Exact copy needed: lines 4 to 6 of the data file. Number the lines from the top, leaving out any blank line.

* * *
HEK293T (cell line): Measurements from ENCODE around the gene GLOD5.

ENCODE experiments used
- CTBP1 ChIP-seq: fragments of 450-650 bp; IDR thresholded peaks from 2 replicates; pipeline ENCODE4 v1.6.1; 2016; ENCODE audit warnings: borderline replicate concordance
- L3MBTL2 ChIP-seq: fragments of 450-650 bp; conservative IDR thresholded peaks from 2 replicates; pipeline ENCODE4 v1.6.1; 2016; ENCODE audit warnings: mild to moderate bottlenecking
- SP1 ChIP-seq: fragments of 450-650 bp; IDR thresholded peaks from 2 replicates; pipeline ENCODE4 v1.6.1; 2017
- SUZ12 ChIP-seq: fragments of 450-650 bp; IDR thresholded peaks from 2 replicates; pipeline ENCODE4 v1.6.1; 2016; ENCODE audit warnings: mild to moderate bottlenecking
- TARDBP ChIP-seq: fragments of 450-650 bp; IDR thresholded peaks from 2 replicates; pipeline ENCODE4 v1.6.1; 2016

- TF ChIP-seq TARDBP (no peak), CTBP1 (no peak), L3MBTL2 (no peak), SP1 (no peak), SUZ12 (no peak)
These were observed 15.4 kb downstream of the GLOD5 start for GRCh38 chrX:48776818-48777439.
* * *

- L3MBTL2 ChIP-seq: fragments of 450-650 bp; conservative IDR thresholded peaks from 2 replicates; pipeline ENCODE4 v1.6.1; 2016; ENCODE audit warnings: mild to moderate bottlenecking
- SP1 ChIP-seq: fragments of 450-650 bp; IDR thresholded peaks from 2 replicates; pipeline ENCODE4 v1.6.1; 2017
- SUZ12 ChIP-seq: fragments of 450-650 bp; IDR thresholded peaks from 2 replicates; pipeline ENCODE4 v1.6.1; 2016; ENCODE audit warnings: mild to moderate bottlenecking